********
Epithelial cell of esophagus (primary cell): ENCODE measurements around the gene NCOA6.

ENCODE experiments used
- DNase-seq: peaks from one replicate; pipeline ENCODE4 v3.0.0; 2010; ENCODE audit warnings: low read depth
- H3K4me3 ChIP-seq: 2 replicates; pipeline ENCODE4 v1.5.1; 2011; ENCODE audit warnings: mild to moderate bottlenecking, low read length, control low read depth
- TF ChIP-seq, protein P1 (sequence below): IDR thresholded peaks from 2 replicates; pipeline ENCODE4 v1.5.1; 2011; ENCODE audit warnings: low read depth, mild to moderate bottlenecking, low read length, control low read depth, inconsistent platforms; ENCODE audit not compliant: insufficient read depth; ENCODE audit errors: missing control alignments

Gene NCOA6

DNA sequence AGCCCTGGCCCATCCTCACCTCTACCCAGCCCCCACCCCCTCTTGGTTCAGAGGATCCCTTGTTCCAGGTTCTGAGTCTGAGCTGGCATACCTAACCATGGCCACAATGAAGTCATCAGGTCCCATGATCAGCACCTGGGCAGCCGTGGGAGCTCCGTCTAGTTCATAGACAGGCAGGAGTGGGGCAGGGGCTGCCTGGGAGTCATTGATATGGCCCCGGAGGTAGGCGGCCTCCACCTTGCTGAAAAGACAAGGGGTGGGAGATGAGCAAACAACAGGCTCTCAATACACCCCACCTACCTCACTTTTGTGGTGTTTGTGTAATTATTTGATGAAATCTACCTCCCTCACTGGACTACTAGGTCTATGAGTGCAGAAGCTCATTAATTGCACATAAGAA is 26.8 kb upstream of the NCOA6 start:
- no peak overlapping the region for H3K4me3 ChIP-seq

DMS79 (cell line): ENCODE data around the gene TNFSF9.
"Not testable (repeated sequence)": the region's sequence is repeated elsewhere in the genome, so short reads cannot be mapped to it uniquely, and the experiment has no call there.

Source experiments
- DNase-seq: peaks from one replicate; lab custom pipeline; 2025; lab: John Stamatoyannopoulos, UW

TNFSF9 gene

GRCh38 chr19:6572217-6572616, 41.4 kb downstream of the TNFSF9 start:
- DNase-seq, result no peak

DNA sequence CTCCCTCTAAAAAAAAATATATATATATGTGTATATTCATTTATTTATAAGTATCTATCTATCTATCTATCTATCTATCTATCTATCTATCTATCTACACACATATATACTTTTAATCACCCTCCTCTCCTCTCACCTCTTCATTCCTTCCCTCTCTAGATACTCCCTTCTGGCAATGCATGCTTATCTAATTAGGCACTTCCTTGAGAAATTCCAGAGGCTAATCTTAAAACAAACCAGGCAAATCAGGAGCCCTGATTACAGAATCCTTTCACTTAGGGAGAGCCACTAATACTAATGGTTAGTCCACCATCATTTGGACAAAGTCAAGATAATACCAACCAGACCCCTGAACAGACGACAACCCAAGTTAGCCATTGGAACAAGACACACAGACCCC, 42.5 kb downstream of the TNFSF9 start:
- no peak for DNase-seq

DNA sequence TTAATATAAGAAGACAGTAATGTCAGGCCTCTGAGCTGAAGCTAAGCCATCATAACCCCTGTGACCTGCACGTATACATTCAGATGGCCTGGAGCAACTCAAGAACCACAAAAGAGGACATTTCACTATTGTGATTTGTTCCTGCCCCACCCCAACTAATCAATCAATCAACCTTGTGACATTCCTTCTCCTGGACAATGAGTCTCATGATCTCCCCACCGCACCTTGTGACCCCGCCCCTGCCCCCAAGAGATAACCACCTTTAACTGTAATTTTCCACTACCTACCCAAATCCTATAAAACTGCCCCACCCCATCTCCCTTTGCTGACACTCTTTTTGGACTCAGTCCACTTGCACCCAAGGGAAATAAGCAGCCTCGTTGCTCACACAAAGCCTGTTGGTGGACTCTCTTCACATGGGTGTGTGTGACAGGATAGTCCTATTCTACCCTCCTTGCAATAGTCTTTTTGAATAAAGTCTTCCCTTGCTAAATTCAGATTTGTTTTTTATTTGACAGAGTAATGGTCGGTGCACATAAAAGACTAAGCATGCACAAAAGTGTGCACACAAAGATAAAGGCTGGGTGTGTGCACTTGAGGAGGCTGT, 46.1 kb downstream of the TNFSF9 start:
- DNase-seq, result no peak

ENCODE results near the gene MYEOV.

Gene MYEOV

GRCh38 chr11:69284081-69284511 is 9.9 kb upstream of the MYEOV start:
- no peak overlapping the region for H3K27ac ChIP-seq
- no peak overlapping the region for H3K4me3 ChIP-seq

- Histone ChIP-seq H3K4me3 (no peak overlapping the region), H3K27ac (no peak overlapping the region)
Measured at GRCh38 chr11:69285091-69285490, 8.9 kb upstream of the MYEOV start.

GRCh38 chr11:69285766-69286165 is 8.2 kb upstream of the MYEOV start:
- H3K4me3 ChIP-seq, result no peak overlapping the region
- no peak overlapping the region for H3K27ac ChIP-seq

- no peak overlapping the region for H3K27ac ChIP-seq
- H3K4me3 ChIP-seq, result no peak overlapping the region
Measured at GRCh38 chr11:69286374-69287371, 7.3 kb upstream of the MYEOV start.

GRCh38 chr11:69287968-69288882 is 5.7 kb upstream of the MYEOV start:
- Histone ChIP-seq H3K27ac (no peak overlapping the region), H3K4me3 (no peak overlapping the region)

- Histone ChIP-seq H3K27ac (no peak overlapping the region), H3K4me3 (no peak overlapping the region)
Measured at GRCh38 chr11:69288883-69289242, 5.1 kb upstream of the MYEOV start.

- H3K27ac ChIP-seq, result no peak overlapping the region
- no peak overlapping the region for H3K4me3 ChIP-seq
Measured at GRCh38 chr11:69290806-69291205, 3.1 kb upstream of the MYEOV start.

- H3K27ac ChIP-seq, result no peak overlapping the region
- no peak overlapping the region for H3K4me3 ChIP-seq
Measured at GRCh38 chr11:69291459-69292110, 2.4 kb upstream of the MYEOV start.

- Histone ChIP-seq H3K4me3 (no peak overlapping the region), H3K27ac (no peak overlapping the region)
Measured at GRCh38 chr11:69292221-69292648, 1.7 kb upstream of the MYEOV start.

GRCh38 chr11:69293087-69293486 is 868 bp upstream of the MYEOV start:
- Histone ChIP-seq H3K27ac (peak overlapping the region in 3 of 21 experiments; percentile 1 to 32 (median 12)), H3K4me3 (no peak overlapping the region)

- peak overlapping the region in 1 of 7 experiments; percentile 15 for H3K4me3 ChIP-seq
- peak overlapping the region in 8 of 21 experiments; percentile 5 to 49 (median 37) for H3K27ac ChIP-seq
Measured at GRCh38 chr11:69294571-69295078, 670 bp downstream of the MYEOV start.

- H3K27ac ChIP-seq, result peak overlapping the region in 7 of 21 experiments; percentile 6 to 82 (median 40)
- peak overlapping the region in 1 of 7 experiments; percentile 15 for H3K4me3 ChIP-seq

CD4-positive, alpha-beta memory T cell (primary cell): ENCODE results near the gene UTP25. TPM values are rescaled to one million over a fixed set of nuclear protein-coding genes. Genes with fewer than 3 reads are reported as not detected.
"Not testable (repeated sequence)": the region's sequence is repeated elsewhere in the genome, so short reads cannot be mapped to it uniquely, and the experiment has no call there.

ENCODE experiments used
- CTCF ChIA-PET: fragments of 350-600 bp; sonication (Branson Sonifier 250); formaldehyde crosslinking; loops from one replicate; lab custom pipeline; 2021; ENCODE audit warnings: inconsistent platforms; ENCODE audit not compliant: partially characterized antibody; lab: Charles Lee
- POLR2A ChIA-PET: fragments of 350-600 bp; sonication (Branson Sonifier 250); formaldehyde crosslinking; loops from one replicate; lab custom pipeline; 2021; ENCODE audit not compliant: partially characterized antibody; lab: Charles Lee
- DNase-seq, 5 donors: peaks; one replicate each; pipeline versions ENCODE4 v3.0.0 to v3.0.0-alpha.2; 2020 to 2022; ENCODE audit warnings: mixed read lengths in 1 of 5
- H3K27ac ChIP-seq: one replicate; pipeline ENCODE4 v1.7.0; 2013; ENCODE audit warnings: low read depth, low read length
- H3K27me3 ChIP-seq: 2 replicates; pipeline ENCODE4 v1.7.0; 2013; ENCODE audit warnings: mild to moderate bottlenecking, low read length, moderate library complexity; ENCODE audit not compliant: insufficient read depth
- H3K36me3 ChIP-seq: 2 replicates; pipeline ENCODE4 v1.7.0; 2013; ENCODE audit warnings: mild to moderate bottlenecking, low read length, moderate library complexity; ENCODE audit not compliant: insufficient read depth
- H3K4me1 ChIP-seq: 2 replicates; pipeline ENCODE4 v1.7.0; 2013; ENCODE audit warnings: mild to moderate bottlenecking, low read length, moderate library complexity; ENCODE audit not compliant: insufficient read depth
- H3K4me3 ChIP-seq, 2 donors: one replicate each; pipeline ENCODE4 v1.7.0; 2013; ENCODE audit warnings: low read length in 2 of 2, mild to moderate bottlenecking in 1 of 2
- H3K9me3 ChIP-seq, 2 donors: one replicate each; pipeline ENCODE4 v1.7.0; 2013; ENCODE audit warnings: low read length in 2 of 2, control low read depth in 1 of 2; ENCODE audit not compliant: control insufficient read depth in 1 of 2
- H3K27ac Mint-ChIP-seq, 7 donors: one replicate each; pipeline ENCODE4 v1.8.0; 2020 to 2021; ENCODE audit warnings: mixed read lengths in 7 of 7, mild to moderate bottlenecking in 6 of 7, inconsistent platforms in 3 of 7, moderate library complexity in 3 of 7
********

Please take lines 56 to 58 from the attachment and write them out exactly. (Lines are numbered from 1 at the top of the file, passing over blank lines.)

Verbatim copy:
- POLR2A ChIA-PET: fragments of 350-600 bp; sonication (Branson Sonifier 250); formaldehyde crosslinking; loops from one replicate; lab custom pipeline; 2021; ENCODE audit not compliant: partially characterized antibody; lab: Charles Lee
- DNase-seq, 5 donors: peaks; one replicate each; pipeline versions ENCODE4 v3.0.0 to v3.0.0-alpha.2; 2020 to 2022; ENCODE audit warnings: mixed read lengths in 1 of 5
- H3K27ac ChIP-seq: one replicate; pipeline ENCODE4 v1.7.0; 2013; ENCODE audit warnings: low read depth, low read length